❚ “TOO SCHOOL FOR COOL”!!! This is the Soho House’s newly enforced verdict on the wearing of suits and ties by its 15,000 members at its achingly hipster hangouts across the world. One London member has now been banned from entering the Greek Street club and a second warned via text message that he was dressing too formally.
A year ago The Daily Telegraph reported New York’s Soho House purging members to regain its cool, and over the past two years about 1,000 of its 4,500 members have not had their annual $1,800 memberships renewed, mainly bankers, lawyers and anyone considered “too corporate”. Being aged over 27 didn’t go down too well either.
The paradox is that the 80% owner of the Soho House Group, the immaculately groomed restaurant tycoon Richard Caring (worth £700m on The Sunday Times Rich List) is never seen out of a suit and seldom without a tie. On the other hand, his open-collared Soho House chief executive Nick Jones, who founded the careerist club in 1995, favours the dress-down style of the creative industries, judging by most of his Google images. In 2005 he told the Independent: “Yes, I get Basil Fawlty moments. They usually revolve around suits. I don’t like packs of people in suits. I feel like giving these people some jeans and a T-shirt and saying, ‘Can you go and put these on, please?’ ”
Does this mean Basil would turn away his boss Richard Caring at the door?
Style guru Peter York identifies what he calls Soho House’s implicit dress code as “knowing casual, rather than the smart casual people bang on about — Tod’s, dark linen, soft shirts with teeny open collars and all that expensively sub-fusc kit”. So loosen up, Mr Caring, if you expect to gain admission.
At the other end of London’s Old Compton Street, peels of laughter were tonight ricocheting round the distinctly more artsy and proudly louche Groucho Club (founded 1985) where broadcaster Stephen Fry has been known to murmur: “Ties are tolerated but not encouraged.” Matthew Hobbs, managing director of the Groucho, gave today’s Evening Standard the official line: “We have no dress code whatsoever.”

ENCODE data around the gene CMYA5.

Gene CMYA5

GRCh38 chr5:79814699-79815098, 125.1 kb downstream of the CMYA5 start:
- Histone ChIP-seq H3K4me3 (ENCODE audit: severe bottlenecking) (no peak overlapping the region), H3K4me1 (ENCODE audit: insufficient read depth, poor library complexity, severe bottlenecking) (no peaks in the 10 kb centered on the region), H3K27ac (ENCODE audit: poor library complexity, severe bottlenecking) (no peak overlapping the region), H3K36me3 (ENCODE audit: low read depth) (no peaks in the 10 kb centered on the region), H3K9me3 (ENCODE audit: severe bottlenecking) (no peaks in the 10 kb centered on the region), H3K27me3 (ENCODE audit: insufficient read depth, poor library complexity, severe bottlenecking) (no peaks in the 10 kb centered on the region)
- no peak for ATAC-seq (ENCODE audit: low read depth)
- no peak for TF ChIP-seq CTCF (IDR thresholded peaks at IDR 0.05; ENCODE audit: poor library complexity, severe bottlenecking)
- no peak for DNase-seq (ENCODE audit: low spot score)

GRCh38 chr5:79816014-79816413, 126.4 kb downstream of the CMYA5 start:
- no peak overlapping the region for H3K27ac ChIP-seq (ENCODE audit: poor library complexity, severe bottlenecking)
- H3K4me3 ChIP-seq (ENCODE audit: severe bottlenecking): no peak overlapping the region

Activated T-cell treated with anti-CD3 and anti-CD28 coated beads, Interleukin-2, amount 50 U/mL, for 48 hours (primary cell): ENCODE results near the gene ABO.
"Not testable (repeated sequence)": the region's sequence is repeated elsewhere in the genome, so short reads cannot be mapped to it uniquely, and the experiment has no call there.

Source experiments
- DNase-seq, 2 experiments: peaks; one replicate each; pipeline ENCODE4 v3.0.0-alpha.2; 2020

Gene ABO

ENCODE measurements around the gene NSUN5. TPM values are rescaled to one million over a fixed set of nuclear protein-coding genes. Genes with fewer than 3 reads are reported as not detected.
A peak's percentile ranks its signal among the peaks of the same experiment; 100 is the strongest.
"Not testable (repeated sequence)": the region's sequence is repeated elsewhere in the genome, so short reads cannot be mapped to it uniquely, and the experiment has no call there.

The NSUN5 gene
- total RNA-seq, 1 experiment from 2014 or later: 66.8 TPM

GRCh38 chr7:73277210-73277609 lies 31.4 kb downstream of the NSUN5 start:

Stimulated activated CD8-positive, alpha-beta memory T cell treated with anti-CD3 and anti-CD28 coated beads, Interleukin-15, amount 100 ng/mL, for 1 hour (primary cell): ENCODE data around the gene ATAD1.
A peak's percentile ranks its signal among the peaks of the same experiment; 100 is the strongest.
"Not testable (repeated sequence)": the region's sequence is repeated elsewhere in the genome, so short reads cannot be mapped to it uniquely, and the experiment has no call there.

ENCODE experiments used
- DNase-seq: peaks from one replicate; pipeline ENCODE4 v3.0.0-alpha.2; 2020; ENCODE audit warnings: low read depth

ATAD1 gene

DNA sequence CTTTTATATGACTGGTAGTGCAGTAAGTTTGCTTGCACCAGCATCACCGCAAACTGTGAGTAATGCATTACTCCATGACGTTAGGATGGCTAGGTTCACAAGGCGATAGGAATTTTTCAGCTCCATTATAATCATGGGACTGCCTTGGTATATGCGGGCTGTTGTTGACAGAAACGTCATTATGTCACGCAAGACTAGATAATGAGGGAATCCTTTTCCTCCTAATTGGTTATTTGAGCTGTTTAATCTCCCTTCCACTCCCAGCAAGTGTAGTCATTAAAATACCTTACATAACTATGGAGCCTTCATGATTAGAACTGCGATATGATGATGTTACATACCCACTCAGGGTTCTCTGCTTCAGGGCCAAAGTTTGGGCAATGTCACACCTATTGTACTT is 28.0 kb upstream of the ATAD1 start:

❏ Soho House members include: Kirsty Young, Michael Hill, Ashley Highfield, Spencer Matthews, Ollie Locke, Geri Halliwell, Nigella Lawson, Scarlett Johansson, Uma Thurman, Ed Westwick, Ellie Goulding, Davina McCall.
❏ Groucho Club members include: Stephen Fry, Sienna Miller, Damien Hirst, Tracey Emin, Sarah Lucas, Sam Taylor-Wood, Jonathan Yeo, Alex James, Janet Street-Porter, Melvyn Bragg, Julie Burchill, Gary Kemp, Robert Elms, Liam Gallagher, Peter Saville.
➢ Club bans PR boss for wearing a tie — extract from tonight’s Evening Standard report:
“ A leading London businessman has attacked “Stalinist” rules that led to him being banned from Soho House for wearing a suit and tie. Peter Bingle, 51, has been told he is not welcome at the West End members’ club or any of its offshoots after “clearly disregarding” its casual dress code. The sanction comes after another member was told that his suit was “too school for cool”.
Mr Bingle, chairman of Bell Pottinger Public Affairs, said he had received a “yellow card” e-mail two weeks ago. It warned him Soho House “openly discourages the wearing of suits at the clubs as we are a club for the creating industries and like being a relaxed environment”. Yesterday he was given his marching orders in a letter from UK membership manager Tom Russell. ”
➢ The PR man Peter Bingle musing about being banned from Soho House for wearing a suit
REACTIONS, TALKING POINTS
➢ “As a member myself I go to Soho House wearing a tie because you are not allowed to” — Michael Hill, creative director of Drake’s, the Savile Row haberdasher, in the Evening Standard, July 28
➢ Do suits indicate pretentious self-regard and lack of imagination? — FT.com, July 28
➢ Soho House gets it in the neck for telling members to remove ties — Evening Standard, July 29
➢ Peter York: The secret and changing life of the private members’ club — Independent, July 31
➢ New York’s Soho House purges members — Daily Telegraph, July 2010
➢ The Culture Gestapo is on the loose — Gawker, 2009